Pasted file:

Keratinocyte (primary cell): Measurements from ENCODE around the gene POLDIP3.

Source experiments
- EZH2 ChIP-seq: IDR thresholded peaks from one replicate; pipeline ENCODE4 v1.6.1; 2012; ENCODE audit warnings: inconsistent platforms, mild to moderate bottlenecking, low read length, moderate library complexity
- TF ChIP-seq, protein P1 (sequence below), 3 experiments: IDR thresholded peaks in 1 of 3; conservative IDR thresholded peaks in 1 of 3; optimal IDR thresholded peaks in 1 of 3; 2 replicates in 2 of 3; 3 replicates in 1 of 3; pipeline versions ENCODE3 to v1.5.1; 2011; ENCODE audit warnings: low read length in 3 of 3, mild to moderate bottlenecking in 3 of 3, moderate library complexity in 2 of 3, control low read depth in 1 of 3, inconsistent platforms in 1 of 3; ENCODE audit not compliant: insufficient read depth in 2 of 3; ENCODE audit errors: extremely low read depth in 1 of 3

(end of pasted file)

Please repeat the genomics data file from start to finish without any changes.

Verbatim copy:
Keratinocyte (primary cell): Measurements from ENCODE around the gene POLDIP3.

Source experiments
- EZH2 ChIP-seq: IDR thresholded peaks from one replicate; pipeline ENCODE4 v1.6.1; 2012; ENCODE audit warnings: inconsistent platforms, mild to moderate bottlenecking, low read length, moderate library complexity
- TF ChIP-seq, protein P1 (sequence below), 3 experiments: IDR thresholded peaks in 1 of 3; conservative IDR thresholded peaks in 1 of 3; optimal IDR thresholded peaks in 1 of 3; 2 replicates in 2 of 3; 3 replicates in 1 of 3; pipeline versions ENCODE3 to v1.5.1; 2011; ENCODE audit warnings: low read length in 3 of 3, mild to moderate bottlenecking in 3 of 3, moderate library complexity in 2 of 3, control low read depth in 1 of 3, inconsistent platforms in 1 of 3; ENCODE audit not compliant: insufficient read depth in 2 of 3; ENCODE audit errors: extremely low read depth in 1 of 3